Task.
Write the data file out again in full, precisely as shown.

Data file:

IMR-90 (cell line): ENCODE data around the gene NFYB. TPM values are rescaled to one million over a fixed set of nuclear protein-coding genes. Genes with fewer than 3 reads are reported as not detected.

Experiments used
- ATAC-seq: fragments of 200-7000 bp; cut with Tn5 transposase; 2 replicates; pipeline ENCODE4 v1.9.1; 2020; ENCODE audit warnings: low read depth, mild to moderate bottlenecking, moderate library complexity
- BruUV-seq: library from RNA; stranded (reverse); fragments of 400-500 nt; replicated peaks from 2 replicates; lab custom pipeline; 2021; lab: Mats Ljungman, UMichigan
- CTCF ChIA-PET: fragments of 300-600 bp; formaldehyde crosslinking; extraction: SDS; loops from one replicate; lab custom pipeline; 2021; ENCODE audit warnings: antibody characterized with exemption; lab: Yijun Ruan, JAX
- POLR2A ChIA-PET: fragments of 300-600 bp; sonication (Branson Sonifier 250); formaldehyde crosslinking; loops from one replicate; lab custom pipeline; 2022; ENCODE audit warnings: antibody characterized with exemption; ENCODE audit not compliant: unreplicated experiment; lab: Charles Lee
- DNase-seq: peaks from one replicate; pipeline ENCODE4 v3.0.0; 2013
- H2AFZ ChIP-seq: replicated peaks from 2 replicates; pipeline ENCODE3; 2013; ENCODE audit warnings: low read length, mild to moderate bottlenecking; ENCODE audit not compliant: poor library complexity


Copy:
IMR-90 (cell line): ENCODE data around the gene NFYB. TPM values are rescaled to one million over a fixed set of nuclear protein-coding genes. Genes with fewer than 3 reads are reported as not detected.

Experiments used
- ATAC-seq: fragments of 200-7000 bp; cut with Tn5 transposase; 2 replicates; pipeline ENCODE4 v1.9.1; 2020; ENCODE audit warnings: low read depth, mild to moderate bottlenecking, moderate library complexity
- BruUV-seq: library from RNA; stranded (reverse); fragments of 400-500 nt; replicated peaks from 2 replicates; lab custom pipeline; 2021; lab: Mats Ljungman, UMichigan
- CTCF ChIA-PET: fragments of 300-600 bp; formaldehyde crosslinking; extraction: SDS; loops from one replicate; lab custom pipeline; 2021; ENCODE audit warnings: antibody characterized with exemption; lab: Yijun Ruan, JAX
- POLR2A ChIA-PET: fragments of 300-600 bp; sonication (Branson Sonifier 250); formaldehyde crosslinking; loops from one replicate; lab custom pipeline; 2022; ENCODE audit warnings: antibody characterized with exemption; ENCODE audit not compliant: unreplicated experiment; lab: Charles Lee
- DNase-seq: peaks from one replicate; pipeline ENCODE4 v3.0.0; 2013
- H2AFZ ChIP-seq: replicated peaks from 2 replicates; pipeline ENCODE3; 2013; ENCODE audit warnings: low read length, mild to moderate bottlenecking; ENCODE audit not compliant: poor library complexity